gauge

/ɡeɪdʒ/
verb (transitive)
1.
to measure or determine the amount, quantity, size, condition, etc, of
2.
to estimate or appraise; judge
3.
to check for conformity or bring into conformity with a standard measurement, dimension, etc
noun
4.
a standard measurement, dimension, capacity, or quantity
5.
any of various instruments for measuring a quantity: a pressure gauge
6.
any of various devices used to check for conformity with a standard measurement
7.
a standard or means for assessing; test; criterion
8.
scope, capacity, or extent
9.
the diameter of the barrel of a gun, esp a shotgun
10.
the thickness of sheet metal or the diameter of wire
11.
the distance between the rails of a railway track: in Britain 4 ft 81/2 in. (1.435 m)
12.
the distance between two wheels on the same axle of a vehicle, truck, etc
13.
(nautical) the position of a vessel in relation to the wind and another vessel. One vessel may be windward (weather gauge) or leeward (lee gauge) of the other
14.
the proportion of plaster of Paris added to mortar to accelerate its setting
15.
the distance between the nails securing the slates, tiles, etc, of a roof
16.
a measure of the fineness of woven or knitted fabric, usually expressed as the number of needles used per inch
17.
the width of motion-picture film or magnetic tape
adjective
18.
(of a pressure measurement) measured on a pressure gauge that registers zero at atmospheric pressure; above or below atmospheric pressure: 5 bar gauge See also absolute (sense 10)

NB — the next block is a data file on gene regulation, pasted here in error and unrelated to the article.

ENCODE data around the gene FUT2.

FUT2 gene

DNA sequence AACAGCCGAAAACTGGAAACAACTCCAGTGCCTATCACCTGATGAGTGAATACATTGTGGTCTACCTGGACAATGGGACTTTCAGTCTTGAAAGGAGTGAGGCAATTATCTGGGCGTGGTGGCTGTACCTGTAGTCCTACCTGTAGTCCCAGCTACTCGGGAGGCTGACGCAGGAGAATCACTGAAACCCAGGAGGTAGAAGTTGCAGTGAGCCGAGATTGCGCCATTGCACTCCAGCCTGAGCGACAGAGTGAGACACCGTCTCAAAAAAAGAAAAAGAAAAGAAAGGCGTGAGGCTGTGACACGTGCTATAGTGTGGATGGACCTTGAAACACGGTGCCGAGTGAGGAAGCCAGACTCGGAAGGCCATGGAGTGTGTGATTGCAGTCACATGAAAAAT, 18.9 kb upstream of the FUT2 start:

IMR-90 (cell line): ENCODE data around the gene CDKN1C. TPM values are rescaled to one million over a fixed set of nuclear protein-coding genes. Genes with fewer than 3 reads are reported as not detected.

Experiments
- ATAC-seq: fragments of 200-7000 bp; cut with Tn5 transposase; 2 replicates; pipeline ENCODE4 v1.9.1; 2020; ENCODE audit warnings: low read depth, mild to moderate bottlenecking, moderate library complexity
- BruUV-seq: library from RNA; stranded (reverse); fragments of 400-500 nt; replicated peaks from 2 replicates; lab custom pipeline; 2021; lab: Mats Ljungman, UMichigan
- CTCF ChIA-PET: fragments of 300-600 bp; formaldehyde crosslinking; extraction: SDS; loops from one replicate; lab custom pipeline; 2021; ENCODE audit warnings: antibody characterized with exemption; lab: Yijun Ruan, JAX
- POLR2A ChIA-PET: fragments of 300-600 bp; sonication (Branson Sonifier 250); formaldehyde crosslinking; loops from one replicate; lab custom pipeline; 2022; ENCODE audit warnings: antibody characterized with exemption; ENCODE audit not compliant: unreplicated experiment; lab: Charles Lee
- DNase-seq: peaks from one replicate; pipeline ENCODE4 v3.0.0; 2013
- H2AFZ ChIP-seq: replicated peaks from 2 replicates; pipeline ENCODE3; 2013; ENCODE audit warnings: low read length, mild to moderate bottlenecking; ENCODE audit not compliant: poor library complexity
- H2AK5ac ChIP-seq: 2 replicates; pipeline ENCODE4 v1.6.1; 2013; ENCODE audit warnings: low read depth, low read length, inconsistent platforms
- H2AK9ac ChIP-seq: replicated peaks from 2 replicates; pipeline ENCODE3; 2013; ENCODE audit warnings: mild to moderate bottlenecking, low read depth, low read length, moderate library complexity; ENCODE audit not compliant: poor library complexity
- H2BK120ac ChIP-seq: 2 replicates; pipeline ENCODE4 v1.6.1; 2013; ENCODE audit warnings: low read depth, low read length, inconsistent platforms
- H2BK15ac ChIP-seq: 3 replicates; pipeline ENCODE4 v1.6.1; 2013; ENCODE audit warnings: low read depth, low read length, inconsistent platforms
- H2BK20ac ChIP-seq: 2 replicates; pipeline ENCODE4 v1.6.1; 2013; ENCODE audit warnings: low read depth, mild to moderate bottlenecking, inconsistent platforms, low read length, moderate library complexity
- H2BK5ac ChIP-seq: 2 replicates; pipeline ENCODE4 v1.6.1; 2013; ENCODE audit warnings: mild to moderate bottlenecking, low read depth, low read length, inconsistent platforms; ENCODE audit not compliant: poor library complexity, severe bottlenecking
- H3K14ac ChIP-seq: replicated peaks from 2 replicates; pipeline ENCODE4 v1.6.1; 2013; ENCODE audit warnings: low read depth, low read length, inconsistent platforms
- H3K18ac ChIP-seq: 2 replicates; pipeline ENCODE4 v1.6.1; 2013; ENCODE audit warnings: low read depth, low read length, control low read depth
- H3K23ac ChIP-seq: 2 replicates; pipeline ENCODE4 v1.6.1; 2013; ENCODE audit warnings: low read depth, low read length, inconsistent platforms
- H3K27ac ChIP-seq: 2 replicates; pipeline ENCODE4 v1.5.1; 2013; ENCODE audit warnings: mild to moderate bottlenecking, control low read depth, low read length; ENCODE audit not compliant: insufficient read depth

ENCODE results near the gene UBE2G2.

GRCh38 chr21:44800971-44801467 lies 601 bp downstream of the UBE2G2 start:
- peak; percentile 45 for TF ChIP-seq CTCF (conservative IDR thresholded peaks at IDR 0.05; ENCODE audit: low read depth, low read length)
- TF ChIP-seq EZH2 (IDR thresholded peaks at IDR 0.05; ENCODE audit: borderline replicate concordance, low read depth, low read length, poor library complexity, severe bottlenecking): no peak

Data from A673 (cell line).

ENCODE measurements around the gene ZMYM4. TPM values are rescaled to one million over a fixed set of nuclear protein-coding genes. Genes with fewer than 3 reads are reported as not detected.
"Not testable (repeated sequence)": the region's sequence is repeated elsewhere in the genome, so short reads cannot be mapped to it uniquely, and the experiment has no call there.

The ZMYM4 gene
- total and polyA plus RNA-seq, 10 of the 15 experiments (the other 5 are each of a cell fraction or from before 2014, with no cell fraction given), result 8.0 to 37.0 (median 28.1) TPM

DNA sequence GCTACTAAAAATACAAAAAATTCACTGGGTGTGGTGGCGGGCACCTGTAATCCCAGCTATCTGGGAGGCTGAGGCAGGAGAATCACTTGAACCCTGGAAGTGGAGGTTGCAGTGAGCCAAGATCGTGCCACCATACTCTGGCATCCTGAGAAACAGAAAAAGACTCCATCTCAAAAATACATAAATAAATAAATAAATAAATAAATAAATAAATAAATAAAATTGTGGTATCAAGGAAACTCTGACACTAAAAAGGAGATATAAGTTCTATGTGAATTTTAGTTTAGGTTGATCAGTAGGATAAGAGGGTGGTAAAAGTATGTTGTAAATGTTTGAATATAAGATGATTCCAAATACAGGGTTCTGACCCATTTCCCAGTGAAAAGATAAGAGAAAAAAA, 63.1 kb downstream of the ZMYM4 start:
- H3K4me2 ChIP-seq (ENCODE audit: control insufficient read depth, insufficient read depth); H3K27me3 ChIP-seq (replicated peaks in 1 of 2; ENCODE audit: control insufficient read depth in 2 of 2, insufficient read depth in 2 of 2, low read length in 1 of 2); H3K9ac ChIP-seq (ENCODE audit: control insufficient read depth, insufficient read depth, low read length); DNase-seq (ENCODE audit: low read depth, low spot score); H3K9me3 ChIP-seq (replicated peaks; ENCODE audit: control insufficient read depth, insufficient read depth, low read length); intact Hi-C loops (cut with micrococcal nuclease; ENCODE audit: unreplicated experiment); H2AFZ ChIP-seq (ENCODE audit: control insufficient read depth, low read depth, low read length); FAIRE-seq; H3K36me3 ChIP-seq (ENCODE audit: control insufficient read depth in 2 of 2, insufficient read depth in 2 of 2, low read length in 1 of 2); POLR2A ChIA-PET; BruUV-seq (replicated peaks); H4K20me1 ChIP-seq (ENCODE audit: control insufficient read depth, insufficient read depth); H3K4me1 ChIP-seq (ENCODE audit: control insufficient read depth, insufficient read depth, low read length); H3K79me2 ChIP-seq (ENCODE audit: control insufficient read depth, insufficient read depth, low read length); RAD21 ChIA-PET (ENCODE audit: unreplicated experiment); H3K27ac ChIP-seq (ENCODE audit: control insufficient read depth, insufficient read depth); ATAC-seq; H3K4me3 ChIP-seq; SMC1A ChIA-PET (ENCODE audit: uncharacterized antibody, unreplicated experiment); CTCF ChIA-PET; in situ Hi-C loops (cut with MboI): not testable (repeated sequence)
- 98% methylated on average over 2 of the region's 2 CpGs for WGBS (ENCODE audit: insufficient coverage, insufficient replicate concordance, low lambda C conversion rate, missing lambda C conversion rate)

Derived Forms
gaugeable, gageable, adjective
gaugeably, gageably, adverb
Word Origin
C15: from Old Northern French, probably of Germanic origin
Collins English Dictionary - Complete & Unabridged 2012 Digital Edition
© William Collins Sons & Co. Ltd. 1979, 1986 © HarperCollins
Publishers 1998, 2000, 2003, 2005, 2006, 2007, 2009, 2012
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Word Origin and History for standard gauge

gauge

v.

"ascertain by exact measurements," mid-15c., from Anglo-French gauge (mid-14c.), from Old North French gauger (Old French jauger), from gauge "gauging rod," perhaps from Frankish *galgo "rod, pole for measuring" or another Germanic source (cf. Old Norse gelgja "pole, perch," Old High German galgo; see gallows). Related: Gauged; gauging. The figurative use is from 1580s.

n.

"fixed standard of measure," early 15c. (surname Gageman is early 14c.), from Old North French gauge "gauging rod" (see gauge (v.)). Meaning "instrument for measuring" is from 1680s.

Online Etymology Dictionary, © 2010 Douglas Harper
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Slang definitions & phrases for standard gauge

gauge 1

noun

A shotgun: a shotgun is called ''the gauge,'' explained Officer Phil Lee/ This man took a gauge (Armond pantomimes holding a gun, then bends over to dodge from it) and two people end up dead

[1970s+ Underworld & police; fr the use of gauge to designate the caliber of a shotgun]


gauge 2

noun

Marijuana; grass, pot, weed

[1930s+ Narcotics; origin unknown; perhaps from gaged, ''drunk'']


The Dictionary of American Slang, Fourth Edition by Barbara Ann Kipfer, PhD. and Robert L. Chapman, Ph.D.
Copyright (C) 2007 by HarperCollins Publishers.